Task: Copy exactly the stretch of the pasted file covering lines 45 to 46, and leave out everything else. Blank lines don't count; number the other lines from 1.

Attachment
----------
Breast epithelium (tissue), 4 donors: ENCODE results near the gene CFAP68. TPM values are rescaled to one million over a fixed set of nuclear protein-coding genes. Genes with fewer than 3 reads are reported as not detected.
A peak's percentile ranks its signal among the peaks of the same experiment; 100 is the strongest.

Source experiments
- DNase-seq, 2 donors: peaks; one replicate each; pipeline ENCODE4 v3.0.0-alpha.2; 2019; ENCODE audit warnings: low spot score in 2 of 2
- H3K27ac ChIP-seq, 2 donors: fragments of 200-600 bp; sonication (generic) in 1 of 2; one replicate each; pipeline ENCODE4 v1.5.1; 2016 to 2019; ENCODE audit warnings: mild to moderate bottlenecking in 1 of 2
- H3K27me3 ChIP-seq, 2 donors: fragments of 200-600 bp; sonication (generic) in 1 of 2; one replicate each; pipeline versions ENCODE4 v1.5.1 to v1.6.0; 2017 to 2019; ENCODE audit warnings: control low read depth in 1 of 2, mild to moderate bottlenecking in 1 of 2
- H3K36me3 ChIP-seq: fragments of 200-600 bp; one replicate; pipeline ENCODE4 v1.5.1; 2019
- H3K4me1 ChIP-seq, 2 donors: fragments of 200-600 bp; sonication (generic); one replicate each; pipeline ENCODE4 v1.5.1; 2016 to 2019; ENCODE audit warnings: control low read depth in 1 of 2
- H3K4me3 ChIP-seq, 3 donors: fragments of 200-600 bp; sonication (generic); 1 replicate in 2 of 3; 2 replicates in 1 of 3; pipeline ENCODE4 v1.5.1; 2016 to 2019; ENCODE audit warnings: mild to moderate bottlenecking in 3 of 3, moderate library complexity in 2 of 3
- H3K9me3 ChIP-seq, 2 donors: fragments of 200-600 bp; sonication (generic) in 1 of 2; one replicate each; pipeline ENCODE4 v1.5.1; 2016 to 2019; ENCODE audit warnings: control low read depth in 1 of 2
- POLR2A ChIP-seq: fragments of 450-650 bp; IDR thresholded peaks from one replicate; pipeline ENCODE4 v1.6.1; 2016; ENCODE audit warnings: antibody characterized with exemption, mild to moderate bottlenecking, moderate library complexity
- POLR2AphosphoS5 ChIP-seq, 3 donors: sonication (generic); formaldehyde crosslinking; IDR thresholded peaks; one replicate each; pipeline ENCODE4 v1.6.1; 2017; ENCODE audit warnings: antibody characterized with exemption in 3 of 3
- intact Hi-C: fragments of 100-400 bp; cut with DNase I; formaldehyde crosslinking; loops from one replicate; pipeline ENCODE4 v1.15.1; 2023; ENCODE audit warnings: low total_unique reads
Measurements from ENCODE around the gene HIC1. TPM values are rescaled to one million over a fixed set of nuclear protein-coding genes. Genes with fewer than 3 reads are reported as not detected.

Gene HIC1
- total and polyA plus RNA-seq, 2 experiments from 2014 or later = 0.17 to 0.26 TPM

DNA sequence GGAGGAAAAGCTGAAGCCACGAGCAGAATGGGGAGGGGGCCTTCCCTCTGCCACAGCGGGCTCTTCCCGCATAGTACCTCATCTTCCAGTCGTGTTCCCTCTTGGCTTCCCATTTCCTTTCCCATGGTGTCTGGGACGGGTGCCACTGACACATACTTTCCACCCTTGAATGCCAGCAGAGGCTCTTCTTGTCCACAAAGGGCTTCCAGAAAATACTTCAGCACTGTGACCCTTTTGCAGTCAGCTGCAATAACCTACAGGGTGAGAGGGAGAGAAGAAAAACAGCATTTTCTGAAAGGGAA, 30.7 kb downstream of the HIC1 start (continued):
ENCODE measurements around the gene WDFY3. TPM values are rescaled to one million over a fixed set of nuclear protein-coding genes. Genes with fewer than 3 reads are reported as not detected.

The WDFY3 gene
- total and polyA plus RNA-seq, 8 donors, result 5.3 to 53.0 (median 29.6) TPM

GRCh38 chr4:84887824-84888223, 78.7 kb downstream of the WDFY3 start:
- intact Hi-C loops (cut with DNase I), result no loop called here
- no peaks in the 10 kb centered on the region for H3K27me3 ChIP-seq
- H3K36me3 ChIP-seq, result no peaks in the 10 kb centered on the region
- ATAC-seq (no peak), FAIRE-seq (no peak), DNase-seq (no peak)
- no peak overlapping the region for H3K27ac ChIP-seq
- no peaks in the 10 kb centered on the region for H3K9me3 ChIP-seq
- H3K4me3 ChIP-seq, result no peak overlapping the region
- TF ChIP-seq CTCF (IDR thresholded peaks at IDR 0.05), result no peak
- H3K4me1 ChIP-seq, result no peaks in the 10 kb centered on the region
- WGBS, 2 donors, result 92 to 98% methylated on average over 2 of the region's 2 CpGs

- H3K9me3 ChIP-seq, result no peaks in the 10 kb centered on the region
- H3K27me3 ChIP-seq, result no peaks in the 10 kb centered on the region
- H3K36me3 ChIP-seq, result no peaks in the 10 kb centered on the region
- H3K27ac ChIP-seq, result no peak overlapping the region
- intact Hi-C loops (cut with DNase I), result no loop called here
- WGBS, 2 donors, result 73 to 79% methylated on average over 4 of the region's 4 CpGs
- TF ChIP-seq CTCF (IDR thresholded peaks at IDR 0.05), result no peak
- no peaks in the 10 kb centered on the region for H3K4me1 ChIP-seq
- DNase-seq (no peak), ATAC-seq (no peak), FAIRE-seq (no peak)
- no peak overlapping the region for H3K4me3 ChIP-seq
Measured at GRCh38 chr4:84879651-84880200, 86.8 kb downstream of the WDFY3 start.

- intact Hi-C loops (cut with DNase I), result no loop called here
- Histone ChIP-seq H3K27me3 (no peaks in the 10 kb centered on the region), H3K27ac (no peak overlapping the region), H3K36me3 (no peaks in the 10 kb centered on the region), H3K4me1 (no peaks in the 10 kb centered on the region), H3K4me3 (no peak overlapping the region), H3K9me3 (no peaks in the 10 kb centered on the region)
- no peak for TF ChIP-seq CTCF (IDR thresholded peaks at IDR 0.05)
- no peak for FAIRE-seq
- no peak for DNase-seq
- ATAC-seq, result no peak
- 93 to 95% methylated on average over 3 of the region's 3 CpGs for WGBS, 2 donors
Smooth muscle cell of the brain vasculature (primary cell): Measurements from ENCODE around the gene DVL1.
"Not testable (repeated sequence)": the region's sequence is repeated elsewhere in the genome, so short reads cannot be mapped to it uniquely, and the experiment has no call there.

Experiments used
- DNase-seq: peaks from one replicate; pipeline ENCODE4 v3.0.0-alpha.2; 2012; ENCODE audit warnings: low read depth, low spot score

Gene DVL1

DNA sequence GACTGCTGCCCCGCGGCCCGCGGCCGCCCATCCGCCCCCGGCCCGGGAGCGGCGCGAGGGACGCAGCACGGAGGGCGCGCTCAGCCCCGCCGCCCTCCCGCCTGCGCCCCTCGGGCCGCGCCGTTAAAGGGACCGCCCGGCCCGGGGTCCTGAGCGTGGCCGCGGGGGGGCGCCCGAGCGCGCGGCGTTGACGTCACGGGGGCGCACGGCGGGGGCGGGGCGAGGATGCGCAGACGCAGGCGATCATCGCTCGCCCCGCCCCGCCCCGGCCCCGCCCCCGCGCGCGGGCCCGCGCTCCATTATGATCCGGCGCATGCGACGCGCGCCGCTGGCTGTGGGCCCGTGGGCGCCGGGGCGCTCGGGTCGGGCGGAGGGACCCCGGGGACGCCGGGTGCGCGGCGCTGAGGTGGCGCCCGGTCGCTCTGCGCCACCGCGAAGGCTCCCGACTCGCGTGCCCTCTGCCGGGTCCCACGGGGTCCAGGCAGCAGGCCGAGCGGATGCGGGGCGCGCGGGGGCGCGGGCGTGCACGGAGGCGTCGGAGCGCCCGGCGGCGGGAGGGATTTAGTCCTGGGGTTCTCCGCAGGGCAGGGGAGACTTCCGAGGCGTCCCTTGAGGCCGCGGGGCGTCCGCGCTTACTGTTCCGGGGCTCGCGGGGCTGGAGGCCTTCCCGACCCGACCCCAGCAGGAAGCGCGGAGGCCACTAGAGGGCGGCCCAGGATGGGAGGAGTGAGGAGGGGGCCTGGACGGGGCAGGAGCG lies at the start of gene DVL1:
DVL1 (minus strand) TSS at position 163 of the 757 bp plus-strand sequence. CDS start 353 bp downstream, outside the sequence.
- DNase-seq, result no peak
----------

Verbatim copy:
- no peak for TF ChIP-seq CTCF (IDR thresholded peaks at IDR 0.05)
- no peak for FAIRE-seq